When the party of the first is prepared to pass control to party of the second part, in accordance with steps of decision blocks 122 or 128, the method branches on paths 125 and 131 respectively back to block 104.

It will be appreciated that many variations are possible, and that during the course of proposing each modification, many alternatives are available. In any case, FIG. 3 provides an explanation of those steps which each party will be entitled to take during which the course of the negotiations, and those times during which the parties will not be able to make changes or modifications.

The method 100 continues in accordance with method 140 shown in FIG. 4. The starting point of method 140 is a block labeled 100, which makes reference to the revision of clauses to process 100 in FIG. 3. If no issue has been agreed to in accordance with the step decision 142, the method returns to block 100 by path 143 in order to continue the back and forth revision of clauses until agreement as to a least one clause has been reached.

If an issue has been agreed to, the method branches on path 145 to one or more of the steps of block 146. In accordance with block 146, the parties have the option to review or print issue summaries, knowing that copies of every change made have been recorded together with notes related thereto. The parties have the option of reviewing the overview bracket, which is an opportunity to review each of the proposals and counter proposals made by the parties, as visually coded for easy reference. The parties also have an opportunity to review or print the document, which is also visually coded, in order to provide a record of what has been agreed to, what needs to be negotiated and what is in the midst of being negotiated. Once any or all of steps have been taken, the step of decision block 148 asks whether there are more clauses to be negotiated. If there are, the method branches on path 149 back to block 100. If there are no more clauses to negotiate, or if the parties are simply prepared to suspend negotiations for whatever reason, the method branches on path 51 and stops in accordance with the step of 152.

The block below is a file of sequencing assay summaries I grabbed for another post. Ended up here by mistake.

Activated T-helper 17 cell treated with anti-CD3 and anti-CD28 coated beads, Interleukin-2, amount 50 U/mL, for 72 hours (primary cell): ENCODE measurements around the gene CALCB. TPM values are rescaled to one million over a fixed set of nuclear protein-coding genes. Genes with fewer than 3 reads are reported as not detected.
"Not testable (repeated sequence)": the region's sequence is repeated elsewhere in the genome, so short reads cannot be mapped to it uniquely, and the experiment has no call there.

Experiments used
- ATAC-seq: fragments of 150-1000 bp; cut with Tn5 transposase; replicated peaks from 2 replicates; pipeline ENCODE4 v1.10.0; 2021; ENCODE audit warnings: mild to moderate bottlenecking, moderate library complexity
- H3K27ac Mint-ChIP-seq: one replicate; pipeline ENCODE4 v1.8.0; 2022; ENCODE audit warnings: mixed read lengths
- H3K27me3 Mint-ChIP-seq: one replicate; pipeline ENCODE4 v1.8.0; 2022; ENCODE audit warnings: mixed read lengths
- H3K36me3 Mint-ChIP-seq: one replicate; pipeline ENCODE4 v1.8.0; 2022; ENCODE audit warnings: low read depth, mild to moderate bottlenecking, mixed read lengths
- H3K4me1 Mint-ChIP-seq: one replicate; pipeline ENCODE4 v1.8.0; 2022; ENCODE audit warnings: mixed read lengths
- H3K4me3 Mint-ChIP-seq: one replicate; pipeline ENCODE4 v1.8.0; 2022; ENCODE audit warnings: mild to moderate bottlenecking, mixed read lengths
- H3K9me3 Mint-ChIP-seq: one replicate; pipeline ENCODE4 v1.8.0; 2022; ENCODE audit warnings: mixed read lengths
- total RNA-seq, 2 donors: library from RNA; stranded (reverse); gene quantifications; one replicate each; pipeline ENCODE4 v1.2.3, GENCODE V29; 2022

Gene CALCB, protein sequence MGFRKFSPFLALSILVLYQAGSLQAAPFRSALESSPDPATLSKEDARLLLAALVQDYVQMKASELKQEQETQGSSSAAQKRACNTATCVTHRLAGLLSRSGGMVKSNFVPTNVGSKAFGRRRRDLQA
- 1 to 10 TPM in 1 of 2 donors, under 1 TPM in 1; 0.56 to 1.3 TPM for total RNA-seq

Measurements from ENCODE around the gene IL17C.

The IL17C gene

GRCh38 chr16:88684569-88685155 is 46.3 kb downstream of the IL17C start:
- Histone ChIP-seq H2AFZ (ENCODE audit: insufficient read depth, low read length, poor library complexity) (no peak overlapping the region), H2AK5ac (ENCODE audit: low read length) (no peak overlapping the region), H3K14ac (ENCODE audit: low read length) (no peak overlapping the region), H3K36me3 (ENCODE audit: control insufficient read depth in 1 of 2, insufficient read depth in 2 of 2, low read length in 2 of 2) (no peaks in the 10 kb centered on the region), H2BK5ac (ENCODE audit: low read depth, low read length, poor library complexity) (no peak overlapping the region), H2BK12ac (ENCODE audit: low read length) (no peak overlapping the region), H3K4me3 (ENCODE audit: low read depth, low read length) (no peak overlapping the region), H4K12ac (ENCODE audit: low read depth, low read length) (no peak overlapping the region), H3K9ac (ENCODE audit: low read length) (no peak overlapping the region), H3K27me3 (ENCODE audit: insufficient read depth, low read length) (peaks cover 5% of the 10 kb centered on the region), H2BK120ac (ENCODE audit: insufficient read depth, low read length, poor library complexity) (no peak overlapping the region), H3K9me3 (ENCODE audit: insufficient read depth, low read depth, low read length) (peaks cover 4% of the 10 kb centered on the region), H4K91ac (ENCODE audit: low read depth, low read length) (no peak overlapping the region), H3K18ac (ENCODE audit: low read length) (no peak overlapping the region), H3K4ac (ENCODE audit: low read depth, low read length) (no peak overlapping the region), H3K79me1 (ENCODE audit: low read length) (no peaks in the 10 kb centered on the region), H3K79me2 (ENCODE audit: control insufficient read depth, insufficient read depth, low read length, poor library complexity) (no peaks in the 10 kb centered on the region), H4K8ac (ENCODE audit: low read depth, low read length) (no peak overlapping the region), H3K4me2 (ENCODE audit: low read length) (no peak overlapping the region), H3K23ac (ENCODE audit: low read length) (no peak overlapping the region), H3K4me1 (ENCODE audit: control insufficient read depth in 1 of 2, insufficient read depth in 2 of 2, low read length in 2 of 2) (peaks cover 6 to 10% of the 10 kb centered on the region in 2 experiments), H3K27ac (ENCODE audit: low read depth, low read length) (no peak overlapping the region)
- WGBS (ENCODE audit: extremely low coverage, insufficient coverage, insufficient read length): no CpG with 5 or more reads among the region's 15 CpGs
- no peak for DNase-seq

The steps of method 160 shown in FIG. 5 represents the steps undertaken by the application or server to enable the user to undertake the negotiating steps described in connection with FIGS. 3 and 4. It can be appreciated from comparing the steps of the flow charts in FIGS. 3 and 4 to the steps of the flow chart in FIG. 5 that the method is considerably less complex and more straight forward from the perspective of the application or server provider. It is a particular advantage of the inventive arrangements that a relatively simple method employed by the application or server can accommodate all of the possible variations shown in FIGS. 3 and 4, as well as numerous alternatives which are not shown in FIGS. 3 and 4 for purposes of clarification of the description of inventive arrangement.